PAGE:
Tyrone Thomas Nordine was sentenced to life plus 25 years in prison Thursday morning, following his conviction last December of the attempted murder of an Edgewood woman in 2014, according to the Harford County State’s Attorney’s Office.
Harford County Circuit Court Judge Yolanda Curtin, who presided over the case, issued the sentence. She described the crime as “violent, it was heinous, it was deliberate,” according to a news release from the State’s Attorney’s Office.
“We’re very pleased with Judge Curtin’s sentence,” Deputy State’s Attorney David Ryden, who prosecuted the case, said Thursday afternoon. “It’s exactly what we had asked for, it’s exactly what this case merited, and I think it brings some measure of safety to the people of Harford County, knowing that Mr. Nordine will not be walking our streets for the rest of his natural life.”
Ryden is a Republican candidate for state’s attorney. He is among multiple candidates running to succeed State’s Attorney Joseph Cassilly, who plans to step down at the end of his term this year after more than 35 years as Harford’s top prosecutor.
Nordine’s public defender, James McGuinn, could not be reached for comment Thursday afternoon.
In December, a jury convicted Nordine, 36, of the Brooklyn area of South Baltimore, of attempted first-degree murder, home invasion, first-degree assault, two counts of using a firearm in the commission of a violent crime and illegal possession of a firearm.
Nordine could be eligible for parole in 10 years on the two firearms charges, according to the State’s Attorney’s Office news release.
The four-day trial was the third for Nordine. Two previous trials ended in mistrials because of hung juries. Ryden praised members of the third jury, who spent more than seven hours deliberating, for their diligence.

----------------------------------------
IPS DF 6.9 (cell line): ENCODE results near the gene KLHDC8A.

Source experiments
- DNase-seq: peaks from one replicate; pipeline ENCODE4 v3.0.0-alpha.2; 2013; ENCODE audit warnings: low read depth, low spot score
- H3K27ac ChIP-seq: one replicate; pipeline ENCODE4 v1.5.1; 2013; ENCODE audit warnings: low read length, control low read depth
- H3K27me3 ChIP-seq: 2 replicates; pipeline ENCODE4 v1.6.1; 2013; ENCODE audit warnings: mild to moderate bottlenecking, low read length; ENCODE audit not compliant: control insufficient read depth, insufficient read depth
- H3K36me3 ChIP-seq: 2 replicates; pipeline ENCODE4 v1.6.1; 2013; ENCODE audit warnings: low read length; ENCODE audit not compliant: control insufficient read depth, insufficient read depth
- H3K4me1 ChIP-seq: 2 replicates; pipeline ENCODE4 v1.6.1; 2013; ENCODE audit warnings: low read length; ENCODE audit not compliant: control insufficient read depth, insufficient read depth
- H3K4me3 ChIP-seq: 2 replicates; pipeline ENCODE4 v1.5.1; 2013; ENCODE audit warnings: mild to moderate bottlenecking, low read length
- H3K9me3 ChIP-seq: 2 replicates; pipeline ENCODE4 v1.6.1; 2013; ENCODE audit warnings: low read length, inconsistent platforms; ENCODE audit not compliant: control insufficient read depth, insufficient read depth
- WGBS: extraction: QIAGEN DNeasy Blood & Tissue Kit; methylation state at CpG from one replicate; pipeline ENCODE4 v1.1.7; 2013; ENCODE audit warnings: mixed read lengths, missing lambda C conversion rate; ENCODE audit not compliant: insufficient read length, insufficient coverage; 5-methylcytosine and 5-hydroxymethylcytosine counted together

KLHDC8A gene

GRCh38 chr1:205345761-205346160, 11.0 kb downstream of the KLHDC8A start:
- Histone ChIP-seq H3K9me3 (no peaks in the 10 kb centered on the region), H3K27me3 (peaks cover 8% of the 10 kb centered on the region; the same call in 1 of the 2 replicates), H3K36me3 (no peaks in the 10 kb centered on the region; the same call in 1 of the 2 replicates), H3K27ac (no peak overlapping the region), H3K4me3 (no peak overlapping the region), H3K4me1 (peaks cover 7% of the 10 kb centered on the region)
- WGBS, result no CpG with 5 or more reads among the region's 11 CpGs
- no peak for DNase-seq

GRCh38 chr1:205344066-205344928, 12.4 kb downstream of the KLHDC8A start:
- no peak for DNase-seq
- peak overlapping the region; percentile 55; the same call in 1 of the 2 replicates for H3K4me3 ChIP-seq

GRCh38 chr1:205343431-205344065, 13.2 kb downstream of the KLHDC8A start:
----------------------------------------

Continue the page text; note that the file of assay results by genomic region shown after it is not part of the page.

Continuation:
“[The jury] methodically went through the evidence, weighed the credibility of the witnesses, applied a lot of common sense to the facts as they understood them to be and came to the verdict that they did,” Ryden said.
Prosecutors said Nordine and an accomplice — who has not been publicly identified by police or arrested — went to the victim’s residence in the 1000 block of Crimson Tree Court on Sept. 20, 2014, kicked open her door, entered her bedroom and attacked her.
Nordine is suspected of shooting the woman twice in the head; the second suspect had a firearm but did not use it, according to Ryden. The weapon used in the shooting has not been recovered.
Three children, including two teenagers and a toddler, were also in the house, but they were not harmed. The victim was taken to University of Maryland Upper Chesapeake Medical Center in Bel Air and later to the University of Maryland Shock Trauma Center in Baltimore.
The woman has recovered from her injuries as much as possible, but she still carries emotional and psychological scars, as well as physical, according to Ryden.
The woman testified during the trials, as well as a neighbor who lived across the street. A second neighbor who witnessed Nordine fleeing testified at the third trial, according to Ryden, who had said previously the evidence at trial also established that Nordine threatened witnesses in the neighborhood several days after the shooting not to cooperate with law enforcement.
Judge Curtin praised the victim, calling her “an extremely brave woman,” according to the news release.
Authorities suspect the victim was attacked in “retribution,” as her fiance had been arrested for his alleged involvement in a shooting that happened four days earlier on a Brookside Drive playground in Edgewood, according to the news release.